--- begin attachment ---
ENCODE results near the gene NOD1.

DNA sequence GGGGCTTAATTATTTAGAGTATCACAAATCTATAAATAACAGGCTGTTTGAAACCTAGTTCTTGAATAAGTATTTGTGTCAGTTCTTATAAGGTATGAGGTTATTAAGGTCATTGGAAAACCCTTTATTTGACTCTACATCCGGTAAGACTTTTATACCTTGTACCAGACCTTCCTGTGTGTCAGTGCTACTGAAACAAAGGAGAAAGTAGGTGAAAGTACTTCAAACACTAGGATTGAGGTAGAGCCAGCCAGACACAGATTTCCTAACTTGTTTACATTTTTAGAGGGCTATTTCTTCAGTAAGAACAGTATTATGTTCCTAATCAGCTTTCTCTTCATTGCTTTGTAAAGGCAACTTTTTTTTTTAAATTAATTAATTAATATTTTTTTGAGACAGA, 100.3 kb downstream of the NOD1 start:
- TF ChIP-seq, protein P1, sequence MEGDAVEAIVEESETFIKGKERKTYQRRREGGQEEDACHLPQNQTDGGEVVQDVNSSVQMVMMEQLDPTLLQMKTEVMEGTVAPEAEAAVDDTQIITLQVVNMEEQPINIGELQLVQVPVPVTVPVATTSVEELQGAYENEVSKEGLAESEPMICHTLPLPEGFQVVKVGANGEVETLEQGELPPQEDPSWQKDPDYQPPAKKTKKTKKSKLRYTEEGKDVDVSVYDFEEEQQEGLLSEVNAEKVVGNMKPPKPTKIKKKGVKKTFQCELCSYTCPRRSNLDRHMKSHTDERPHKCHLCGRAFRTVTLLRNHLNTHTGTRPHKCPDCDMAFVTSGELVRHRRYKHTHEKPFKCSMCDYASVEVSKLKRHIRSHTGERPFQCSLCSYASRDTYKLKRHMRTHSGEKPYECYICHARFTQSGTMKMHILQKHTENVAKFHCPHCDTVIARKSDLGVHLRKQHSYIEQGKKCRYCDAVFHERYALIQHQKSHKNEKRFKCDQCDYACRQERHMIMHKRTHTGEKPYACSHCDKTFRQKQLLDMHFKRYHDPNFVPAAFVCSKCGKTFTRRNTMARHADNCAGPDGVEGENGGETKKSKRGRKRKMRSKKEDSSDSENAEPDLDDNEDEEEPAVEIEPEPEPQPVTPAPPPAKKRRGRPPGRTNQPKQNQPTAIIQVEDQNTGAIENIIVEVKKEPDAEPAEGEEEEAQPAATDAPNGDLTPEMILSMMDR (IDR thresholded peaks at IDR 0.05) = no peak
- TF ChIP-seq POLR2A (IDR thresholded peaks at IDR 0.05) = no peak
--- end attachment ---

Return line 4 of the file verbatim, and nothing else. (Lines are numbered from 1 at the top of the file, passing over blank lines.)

- TF ChIP-seq POLR2A (IDR thresholded peaks at IDR 0.05) = no peak